# Tonal prominence in a leaf blower

This afternoon I was working on a project involving tonal prominence. I stepped away from the computer to think and was interrupted by the sound of a leaf blower. I was annoyed for a second, then I thought “Hey, a leaf blower!” and went out to record it. A leaf blower is a great example of a broad spectrum noise with strong tonal components. Lawn maintenance men think you’re kinda crazy when you say you want to record the noise of their equipment.

The tuner app on my phone identified the sound as an A3, the A below middle C, or 220 Hz. Apparently leaf blowers are tenors.

Here’s a short audio clip:

And here’s what the spectrum looks like. The dashed grey vertical lines are at multiples of 55 Hz.

The peaks are perfectly spaced at multiples of the fundamental frequency of 55 Hz, A1 in scientific pitch notation. This even spacing of peaks is the fingerprint of a definite tone. There’s also a lot of random fluctuation between peaks. That’s the finger print of noise. So together we hear a pitch and noise.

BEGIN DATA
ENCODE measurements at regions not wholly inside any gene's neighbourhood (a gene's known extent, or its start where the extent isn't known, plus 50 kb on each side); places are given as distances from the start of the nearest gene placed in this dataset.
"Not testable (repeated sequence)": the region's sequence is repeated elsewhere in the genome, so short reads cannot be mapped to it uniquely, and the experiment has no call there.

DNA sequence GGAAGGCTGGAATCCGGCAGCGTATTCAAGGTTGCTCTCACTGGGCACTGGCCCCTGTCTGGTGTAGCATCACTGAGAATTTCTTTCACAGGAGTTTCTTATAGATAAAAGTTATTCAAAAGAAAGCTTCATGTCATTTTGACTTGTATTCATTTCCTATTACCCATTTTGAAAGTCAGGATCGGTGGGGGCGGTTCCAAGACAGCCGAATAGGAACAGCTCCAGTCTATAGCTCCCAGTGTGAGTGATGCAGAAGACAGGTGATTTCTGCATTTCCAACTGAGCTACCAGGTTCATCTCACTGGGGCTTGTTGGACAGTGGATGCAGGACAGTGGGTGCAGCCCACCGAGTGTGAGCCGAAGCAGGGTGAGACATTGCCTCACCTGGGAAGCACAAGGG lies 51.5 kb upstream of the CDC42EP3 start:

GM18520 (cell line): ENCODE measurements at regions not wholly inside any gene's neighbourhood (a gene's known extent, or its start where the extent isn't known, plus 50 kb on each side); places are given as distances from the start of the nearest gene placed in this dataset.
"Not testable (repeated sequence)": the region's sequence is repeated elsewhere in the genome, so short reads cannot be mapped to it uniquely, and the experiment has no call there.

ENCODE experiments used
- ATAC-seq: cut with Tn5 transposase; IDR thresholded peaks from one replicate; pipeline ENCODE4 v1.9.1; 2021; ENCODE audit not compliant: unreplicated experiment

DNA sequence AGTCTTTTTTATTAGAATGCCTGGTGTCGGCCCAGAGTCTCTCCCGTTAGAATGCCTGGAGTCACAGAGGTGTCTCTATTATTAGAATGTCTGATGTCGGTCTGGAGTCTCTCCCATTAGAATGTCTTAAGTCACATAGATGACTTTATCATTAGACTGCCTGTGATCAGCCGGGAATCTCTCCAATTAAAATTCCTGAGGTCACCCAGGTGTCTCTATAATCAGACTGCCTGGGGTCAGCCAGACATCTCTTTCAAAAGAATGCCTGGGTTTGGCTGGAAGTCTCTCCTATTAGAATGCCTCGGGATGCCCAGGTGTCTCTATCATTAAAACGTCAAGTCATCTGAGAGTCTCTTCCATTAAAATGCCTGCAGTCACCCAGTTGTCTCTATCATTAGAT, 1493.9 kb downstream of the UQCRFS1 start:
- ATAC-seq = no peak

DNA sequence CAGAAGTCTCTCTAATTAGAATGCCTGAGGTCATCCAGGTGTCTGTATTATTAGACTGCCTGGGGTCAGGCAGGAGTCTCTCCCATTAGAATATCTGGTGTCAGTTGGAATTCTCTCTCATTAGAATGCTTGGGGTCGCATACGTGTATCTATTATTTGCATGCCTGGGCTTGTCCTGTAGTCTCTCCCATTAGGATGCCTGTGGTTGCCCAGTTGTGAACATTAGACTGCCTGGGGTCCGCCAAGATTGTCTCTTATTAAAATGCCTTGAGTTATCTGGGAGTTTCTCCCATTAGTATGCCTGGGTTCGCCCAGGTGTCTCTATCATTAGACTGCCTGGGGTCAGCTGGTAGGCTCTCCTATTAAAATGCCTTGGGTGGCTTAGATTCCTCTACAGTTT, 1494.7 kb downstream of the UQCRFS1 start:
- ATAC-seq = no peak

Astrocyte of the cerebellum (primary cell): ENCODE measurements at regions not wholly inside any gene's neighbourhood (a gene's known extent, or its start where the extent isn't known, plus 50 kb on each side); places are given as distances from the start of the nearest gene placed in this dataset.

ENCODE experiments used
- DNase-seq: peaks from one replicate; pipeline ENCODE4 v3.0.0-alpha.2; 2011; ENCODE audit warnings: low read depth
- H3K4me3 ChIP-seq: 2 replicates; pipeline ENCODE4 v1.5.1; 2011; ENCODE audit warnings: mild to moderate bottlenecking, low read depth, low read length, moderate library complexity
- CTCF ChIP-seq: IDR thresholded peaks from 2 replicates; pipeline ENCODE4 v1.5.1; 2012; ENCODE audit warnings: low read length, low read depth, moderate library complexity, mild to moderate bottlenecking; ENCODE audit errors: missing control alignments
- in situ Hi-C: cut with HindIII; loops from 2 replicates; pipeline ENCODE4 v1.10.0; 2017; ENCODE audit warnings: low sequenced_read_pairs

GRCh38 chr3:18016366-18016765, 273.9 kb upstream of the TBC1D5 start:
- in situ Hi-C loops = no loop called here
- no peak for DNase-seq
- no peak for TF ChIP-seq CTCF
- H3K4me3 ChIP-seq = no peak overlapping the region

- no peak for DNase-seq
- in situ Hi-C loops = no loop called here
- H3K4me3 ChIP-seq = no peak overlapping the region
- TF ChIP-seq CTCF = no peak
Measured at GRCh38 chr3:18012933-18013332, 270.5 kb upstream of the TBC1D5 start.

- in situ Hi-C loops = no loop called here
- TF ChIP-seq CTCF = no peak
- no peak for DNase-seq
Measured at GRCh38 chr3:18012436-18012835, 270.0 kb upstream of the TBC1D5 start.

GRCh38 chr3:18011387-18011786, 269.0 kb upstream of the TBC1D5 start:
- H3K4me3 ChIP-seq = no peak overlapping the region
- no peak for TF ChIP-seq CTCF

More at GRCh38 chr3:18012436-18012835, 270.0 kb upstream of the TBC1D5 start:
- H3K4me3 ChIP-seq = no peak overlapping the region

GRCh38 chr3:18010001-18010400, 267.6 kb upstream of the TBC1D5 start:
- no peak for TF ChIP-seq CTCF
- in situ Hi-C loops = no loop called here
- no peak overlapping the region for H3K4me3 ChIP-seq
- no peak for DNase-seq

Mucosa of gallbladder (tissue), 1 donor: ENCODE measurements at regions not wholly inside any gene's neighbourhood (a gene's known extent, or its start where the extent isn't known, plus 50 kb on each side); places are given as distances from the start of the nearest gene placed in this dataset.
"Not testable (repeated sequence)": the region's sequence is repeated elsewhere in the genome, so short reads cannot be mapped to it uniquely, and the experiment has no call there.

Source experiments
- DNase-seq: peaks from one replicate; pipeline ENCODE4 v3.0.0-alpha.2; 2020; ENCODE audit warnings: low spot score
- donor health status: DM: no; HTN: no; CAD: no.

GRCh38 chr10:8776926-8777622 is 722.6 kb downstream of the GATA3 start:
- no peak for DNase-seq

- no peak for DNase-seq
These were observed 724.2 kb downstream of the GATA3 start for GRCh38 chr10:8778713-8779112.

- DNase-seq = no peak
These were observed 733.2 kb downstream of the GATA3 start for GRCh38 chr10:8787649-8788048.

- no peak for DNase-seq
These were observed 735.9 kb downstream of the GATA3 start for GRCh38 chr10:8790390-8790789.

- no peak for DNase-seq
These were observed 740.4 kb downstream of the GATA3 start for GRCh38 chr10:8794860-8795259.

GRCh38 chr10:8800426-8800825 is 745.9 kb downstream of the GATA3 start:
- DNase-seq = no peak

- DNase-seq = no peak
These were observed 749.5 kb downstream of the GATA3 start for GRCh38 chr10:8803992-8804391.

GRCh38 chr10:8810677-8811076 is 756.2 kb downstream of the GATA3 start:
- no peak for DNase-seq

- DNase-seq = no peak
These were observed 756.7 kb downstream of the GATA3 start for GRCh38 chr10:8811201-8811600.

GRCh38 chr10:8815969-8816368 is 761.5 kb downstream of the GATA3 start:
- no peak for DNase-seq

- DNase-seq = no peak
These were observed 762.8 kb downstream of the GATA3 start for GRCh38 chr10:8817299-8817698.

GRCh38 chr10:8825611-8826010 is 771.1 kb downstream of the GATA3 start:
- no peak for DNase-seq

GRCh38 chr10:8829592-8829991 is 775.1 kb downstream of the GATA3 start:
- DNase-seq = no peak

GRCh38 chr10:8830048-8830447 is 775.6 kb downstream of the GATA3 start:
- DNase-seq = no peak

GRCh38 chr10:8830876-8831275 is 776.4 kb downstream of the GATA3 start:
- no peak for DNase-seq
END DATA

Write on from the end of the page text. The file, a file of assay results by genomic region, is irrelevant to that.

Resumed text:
When using the tone-to-noise ratio algorithm from the ECMA-74, only the spike at 110 Hz is prominent. A limitation of that approach is that it only considers single tones, not how well multiple tones line up in a harmonic sequence.

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## 6 thoughts on “Tonal prominence in a leaf blower”

1. I think the pitches have to do with the frequency of the AC.

2. Matthew Wyatt

I saw that graph and was just so shocked at the regularity of the peaks. I never would have thought that there would be such a strong tonal component to *leaf blowers*.

What is indicated by those sharp troughs? Is that simply noise and it looks more significant than it is?

Great post, thanks!

3. Michael Ahlbeck

Very cool! I love recording audio and looking for ways to apply signal analysis. There’s a bridge in my hometown in Ohio who’s cross beams resonate around 110Hz, so I go down there under the bridge and play my cello for tips and try to play songs in A. Really boosts the sound!